25 have to do anything.
1 Radovan KARADZIC: It doesn't.
2 Momcilo KRAJISNIK: Nothing.
3 Radovan KARADZIC: Great. Shall we -- well, okay, we'll see about
4 it. Listen, Zulfikarpasic was looking for me frantically for a couple of
6 Momcilo KRAJISNIK: Yes.
7 Radovan KARADZIC: He got me on the phone today. I had been
8 avoiding it all, but he got me on the phone today.
9 Momcilo KRAJISNIK: Yes.
10 Radovan KARADZIC: He says we have to meet up, a historically
11 important agreement between Serbs and Muslims is coming into sight. We
12 can't ... I said ... and I said, remember when I told you this. Before
13 our founding convention and you said you wanted to see who would be in the
15 Momcilo KRAJISNIK: Uh-huh.
16 Radovan KARADZIC: Well, now the chips are down. He says: I also
17 persuaded Alija. He will join all this. We'll meet up today and arrange
18 me a meeting with Milosevic tomorrow. They are in a panic.
19 Momcilo KRAJISNIK: They have to pay the entrance fee.
20 Radovan KARADZIC: I tried to avoid it, but I said I'd meet him
21 for a short while at this.
22 Momcilo KRAJISNIK: That's okay.
23 Radovan KARADZIC: To meet him at Nikola's, so I thought it would
24 be a good that you come and then.
25 Momcilo KRAJISNIK: Just tell me at what time.
1 Radovan KARADZIC: Well, around 2.00. I think we should meet
2 there at quarter past 2.00.
3 Momcilo KRAJISNIK: Good. Will you ...
4 Radovan KARADZIC: Is it okay with you?
5 Momcilo KRAJISNIK: Well, no, listen, I don't think you can find
6 two guys like Bulatovic and me anywhere. You're okay but you're only the
7 second best.
8 Radovan KARADZIC: Well, I'm honoured to be second best to you.
9 Momcilo KRAJISNIK: Huh?
10 Radovan KARADZIC: I am honoured.
11 Momcilo KRAJISNIK: Bad politician. You're a diplomat. I must
12 say. Those poor things, those of other denominations, they've got a tough
13 deal to have to cope with you.
14 Radovan KARADZIC: (Laughs).
15 Momcilo KRAJISNIK: I'm kidding. Quarter past 2.00 is okay.
16 Radovan KARADZIC: Okay then.
17 Momcilo KRAJISNIK: Listen. You know what we're going to do?
18 Radovan KARADZIC: Yes.
19 Momcilo KRAJISNIK: You know, when you get an assignment, you want
20 to finish it as soon as possible. He and I ...
21 Radovan KARADZIC: Yes, yes.
22 Momcilo KRAJISNIK: Somebody from up above, one of our men should
23 write it or we should write a letter on behalf of ... but it should be a
24 memo ... no, it can't.
25 Radovan KARADZIC: It has to be a memo, but over there, those
1 were flooded up there, so they can't enter those ...
2 Momcilo KRAJISNIK: Yes. Let me tell you - this should, I
3 mean ... as soon as possible. Here's what I told him" --
4 THE INTERPRETER: Shall we go on?
5 JUDGE ORIE: Yes, yes. I take it that something -- I don't know
6 whether the original in B/C/S has finished by now?
7 THE INTERPRETER: It has.
8 JUDGE ORIE: It has. So then perhaps we could do without the
9 music and stop that and ask the interpreters to finish the English
10 interpretation and the French interpretation.
11 I expected at least some Yugoslav music under the circumstances,
12 but unfortunately ... the interpreters are invited to read the remainder
13 of the translation.
14 THE INTERPRETER: [Voiceover]
15 Momcilo KRAJISNIK: Here is what I told him. He should take care
16 of this. He should say, whenever the HDZ and the SDA ask for it, we'll
17 give them the premises that they want.
18 Radovan KARADZIC: Yes, yes, of course.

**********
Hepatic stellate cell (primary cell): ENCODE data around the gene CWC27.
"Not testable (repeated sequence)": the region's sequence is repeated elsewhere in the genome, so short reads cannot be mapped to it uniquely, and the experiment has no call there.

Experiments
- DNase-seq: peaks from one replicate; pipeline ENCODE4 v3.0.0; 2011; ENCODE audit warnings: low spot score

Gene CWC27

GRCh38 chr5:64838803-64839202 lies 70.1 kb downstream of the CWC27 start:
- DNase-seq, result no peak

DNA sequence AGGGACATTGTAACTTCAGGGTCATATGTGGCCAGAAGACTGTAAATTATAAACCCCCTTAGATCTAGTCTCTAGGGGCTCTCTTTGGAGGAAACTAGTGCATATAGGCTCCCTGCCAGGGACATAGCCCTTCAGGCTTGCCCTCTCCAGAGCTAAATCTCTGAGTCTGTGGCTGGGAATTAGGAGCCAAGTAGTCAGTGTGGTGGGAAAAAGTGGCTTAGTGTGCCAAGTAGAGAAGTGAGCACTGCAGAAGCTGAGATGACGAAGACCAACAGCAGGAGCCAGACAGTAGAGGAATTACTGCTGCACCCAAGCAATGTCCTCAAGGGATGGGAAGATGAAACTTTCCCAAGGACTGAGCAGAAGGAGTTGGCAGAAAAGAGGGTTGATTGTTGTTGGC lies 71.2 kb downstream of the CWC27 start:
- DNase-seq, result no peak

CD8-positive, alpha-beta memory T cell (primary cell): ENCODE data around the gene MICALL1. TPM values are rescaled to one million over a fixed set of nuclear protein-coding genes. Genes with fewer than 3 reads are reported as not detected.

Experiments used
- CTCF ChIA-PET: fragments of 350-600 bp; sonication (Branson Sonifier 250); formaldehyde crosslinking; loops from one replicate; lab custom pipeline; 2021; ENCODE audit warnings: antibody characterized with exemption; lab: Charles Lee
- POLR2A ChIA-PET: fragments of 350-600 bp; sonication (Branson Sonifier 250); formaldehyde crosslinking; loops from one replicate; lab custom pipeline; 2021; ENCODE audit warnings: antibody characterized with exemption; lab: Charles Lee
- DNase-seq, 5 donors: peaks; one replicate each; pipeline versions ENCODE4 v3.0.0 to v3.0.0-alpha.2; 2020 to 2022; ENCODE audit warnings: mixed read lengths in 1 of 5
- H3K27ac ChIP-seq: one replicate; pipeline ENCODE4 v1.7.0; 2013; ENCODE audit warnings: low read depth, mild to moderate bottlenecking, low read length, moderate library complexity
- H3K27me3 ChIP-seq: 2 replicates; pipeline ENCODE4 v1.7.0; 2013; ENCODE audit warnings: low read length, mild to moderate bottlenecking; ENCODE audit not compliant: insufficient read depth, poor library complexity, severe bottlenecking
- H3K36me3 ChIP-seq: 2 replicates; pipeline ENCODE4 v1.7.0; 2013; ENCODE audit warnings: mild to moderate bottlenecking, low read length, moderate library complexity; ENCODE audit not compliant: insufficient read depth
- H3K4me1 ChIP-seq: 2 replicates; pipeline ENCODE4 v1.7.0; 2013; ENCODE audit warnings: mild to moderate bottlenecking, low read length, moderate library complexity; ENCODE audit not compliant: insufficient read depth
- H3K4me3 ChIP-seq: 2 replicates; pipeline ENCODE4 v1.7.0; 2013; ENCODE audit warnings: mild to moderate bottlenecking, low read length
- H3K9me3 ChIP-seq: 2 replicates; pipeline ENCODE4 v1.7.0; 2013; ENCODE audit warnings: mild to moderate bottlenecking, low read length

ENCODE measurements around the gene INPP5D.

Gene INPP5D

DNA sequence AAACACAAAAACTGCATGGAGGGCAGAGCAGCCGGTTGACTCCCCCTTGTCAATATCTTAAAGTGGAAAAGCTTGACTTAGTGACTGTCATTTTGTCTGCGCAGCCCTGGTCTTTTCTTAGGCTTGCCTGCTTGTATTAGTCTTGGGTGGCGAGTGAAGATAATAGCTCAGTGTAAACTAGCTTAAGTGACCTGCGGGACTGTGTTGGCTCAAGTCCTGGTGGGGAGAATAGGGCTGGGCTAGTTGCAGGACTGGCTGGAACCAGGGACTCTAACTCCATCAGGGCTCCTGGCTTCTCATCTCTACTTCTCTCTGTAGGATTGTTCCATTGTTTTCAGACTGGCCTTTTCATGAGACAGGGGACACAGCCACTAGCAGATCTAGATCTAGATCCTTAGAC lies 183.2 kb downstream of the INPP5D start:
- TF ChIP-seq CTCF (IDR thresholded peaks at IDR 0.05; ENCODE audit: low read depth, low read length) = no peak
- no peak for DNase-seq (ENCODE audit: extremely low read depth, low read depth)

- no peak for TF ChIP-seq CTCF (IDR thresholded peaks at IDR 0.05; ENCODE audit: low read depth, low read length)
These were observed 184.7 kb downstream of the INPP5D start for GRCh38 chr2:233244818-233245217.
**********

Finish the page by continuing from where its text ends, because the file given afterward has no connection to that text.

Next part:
19 Momcilo KRAJISNIK: So that the Assembly should act according to
21 Radovan KARADZIC: That's great! Excellent.
22 Momcilo KRAJISNIK: Will you then please listen to what I suggest?
23 It can, since there is no room up there ...
24 Radovan KARADZIC: Yes.
25 Momcilo KRAJISNIK: I'll definitely meet up with ... to get it
1 over with.
2 Radovan KARADZIC: Okay.
3 Momcilo KRAJISNIK: And we shall assign Mr. Bulatovic, since he
4 makes big sacrifices for our people.
5 Radovan KARADZIC: Okay, that's a deal. And we shall talk
6 before 2.00 so that we can meet at a quarter past 2.00 and then maybe ...
7 finish it.
8 Momcilo KRAJISNIK: And will Alija be there? No, I don't think he
10 Radovan KARADZIC: No, no. He said he had talked with Alija and
11 convinced him. Alija would like to be a part of this. He wants Milosevic
12 to see him tomorrow right after the talks with us.
13 Momcilo KRAJISNIK: No, no, he has to earn that. I don't know,
14 we'll see.
15 Radovan KARADZIC: No, we have to analyse. Yes, but first we have
16 to hear ... to get a loan.
17 Momcilo KRAJISNIK: Yes, yes, good ... to Bosnia. Good, that's a
18 deal. And what are we going to do about these premises. Please ... just
19 get this over with.
20 Radovan KARADZIC: I'll call down there right away to see if there
21 is anyone to write this ...
22 Momcilo KRAJISNIK: You don't have to. I'll tell you what - I'm
23 going to call Ostojic.
24 Radovan KARADZIC: Yes.
25 Momcilo KRAJISNIK: Since little Zoran was there.
1 Radovan KARADZIC: Uh-huh.
2 Momcilo KRAJISNIK: We have to see where he went.
3 Radovan KARADZIC: Uh-huh.
4 Momcilo KRAJISNIK: And we should tell him to get in touch, to
5 write that memo, the request for the premises.
6 Radovan KARADZIC: Uh-huh. And you know what you should do? Call
7 Simovic and Ostojic. Simovic has already had a request like that and it
8 went through ... I mean, since it was ... he had to go through the
9 government. It went through some commissions.
10 Momcilo KRAJISNIK: Yes. That is wrong. That is not Vlado's --
11 THE INTERPRETER: That is not up to the government, or the
12 governments. That is interpreter's correction.
13 Momcilo KRAJISNIK: Not Vlado's.
14 Radovan KARADZIC: Yes.
15 Momcilo KRAJISNIK: It belongs to the Centar municipality.
16 Radovan KARADZIC: Uh-huh. It's theirs, for sure.
17 Momcilo KRAJISNIK: Here's what I'll do. I'll hook up Simovic
18 and ... I mean Mr. Bulatovic so that the two of them can finish it and
19 there you are.